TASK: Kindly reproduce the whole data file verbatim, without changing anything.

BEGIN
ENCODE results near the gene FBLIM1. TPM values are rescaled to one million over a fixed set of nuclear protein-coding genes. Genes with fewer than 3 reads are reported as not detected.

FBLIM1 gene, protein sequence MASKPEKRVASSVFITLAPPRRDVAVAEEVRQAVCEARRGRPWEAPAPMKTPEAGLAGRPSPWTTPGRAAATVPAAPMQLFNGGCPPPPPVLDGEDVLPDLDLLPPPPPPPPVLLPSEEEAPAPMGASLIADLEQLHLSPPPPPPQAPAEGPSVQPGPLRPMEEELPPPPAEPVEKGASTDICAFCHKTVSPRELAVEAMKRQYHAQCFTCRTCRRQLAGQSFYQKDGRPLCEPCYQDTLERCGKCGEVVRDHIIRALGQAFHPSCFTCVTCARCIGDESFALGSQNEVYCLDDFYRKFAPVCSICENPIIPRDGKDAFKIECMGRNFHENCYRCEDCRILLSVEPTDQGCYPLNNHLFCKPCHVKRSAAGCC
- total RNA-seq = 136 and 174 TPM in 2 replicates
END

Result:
ENCODE results near the gene FBLIM1. TPM values are rescaled to one million over a fixed set of nuclear protein-coding genes. Genes with fewer than 3 reads are reported as not detected.

FBLIM1 gene, protein sequence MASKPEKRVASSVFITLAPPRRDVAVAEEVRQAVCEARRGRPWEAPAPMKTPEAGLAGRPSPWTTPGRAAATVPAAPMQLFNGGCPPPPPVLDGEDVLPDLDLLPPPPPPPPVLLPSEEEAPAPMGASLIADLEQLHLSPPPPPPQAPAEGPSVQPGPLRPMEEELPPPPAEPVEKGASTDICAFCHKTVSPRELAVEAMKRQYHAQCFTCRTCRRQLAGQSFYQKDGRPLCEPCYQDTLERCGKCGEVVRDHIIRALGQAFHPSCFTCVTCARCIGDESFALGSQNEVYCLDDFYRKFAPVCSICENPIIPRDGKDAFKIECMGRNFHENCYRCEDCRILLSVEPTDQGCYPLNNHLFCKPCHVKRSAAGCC
- total RNA-seq = 136 and 174 TPM in 2 replicates